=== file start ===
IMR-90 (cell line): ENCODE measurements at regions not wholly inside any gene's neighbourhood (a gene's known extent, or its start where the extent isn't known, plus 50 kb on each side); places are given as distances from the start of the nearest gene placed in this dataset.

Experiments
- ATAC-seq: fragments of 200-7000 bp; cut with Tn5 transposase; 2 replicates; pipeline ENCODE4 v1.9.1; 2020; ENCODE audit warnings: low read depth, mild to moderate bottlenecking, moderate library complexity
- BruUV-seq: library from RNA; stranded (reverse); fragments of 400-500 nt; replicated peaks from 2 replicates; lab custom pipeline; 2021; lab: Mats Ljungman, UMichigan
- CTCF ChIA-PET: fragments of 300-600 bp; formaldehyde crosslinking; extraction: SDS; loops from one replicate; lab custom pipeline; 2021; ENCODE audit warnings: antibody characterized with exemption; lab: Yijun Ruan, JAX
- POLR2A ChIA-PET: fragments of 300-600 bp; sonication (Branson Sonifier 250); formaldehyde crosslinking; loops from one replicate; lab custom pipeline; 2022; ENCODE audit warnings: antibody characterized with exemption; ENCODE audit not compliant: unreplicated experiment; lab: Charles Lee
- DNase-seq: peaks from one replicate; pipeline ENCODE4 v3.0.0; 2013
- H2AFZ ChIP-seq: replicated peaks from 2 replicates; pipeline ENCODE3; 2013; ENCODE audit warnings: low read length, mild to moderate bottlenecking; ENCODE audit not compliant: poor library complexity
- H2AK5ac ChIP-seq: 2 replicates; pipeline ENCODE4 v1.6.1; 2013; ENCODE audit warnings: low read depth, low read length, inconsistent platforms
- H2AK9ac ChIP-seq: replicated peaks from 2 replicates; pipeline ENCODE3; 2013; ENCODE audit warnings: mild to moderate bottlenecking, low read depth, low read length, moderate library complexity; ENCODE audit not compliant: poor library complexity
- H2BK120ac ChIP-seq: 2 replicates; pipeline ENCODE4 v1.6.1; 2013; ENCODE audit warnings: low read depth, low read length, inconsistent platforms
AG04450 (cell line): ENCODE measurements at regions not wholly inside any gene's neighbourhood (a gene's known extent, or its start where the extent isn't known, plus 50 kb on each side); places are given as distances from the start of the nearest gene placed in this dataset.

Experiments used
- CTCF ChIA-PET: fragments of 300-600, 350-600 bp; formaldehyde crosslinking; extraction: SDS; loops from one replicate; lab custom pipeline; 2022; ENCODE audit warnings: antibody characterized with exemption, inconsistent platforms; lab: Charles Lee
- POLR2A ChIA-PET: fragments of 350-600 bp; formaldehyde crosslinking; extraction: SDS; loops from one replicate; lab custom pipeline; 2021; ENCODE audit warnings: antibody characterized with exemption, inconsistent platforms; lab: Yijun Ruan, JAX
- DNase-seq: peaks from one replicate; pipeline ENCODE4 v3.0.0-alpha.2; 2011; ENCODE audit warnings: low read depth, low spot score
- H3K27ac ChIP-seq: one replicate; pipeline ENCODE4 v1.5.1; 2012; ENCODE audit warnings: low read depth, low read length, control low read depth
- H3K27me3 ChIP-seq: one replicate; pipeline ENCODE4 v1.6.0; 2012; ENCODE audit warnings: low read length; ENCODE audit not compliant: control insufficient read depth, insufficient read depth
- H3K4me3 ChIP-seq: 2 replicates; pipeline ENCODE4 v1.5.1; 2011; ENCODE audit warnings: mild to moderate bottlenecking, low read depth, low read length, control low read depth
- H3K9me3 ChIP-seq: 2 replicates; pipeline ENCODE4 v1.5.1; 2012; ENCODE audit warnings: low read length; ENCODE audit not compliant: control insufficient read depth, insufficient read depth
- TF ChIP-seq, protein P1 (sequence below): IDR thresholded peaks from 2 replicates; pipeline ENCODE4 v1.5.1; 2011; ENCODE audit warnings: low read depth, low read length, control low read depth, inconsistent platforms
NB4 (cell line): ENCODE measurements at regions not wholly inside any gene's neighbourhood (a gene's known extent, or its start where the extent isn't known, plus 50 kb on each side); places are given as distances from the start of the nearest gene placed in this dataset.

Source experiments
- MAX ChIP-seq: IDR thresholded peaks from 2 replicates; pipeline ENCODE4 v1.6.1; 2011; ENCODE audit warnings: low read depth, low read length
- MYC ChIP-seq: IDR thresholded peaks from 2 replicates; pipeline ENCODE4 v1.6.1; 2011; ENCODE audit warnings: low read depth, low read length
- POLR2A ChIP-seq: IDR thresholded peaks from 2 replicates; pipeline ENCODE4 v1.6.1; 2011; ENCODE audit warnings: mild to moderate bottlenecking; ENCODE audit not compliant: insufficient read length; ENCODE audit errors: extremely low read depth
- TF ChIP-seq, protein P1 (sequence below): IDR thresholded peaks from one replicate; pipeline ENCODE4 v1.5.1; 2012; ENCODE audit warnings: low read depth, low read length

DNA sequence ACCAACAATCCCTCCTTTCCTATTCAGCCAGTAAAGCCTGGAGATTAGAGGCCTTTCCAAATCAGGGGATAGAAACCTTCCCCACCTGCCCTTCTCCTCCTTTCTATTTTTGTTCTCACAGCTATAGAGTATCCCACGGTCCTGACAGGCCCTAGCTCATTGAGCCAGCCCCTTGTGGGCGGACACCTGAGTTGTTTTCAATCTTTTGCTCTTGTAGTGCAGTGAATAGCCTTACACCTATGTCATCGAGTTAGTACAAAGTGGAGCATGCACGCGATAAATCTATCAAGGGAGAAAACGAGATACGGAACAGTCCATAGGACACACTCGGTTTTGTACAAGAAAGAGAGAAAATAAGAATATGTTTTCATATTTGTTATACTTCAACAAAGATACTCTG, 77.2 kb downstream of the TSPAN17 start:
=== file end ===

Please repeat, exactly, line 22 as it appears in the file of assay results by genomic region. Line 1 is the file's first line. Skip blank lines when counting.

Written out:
NB4 (cell line): ENCODE measurements at regions not wholly inside any gene's neighbourhood (a gene's known extent, or its start where the extent isn't known, plus 50 kb on each side); places are given as distances from the start of the nearest gene placed in this dataset.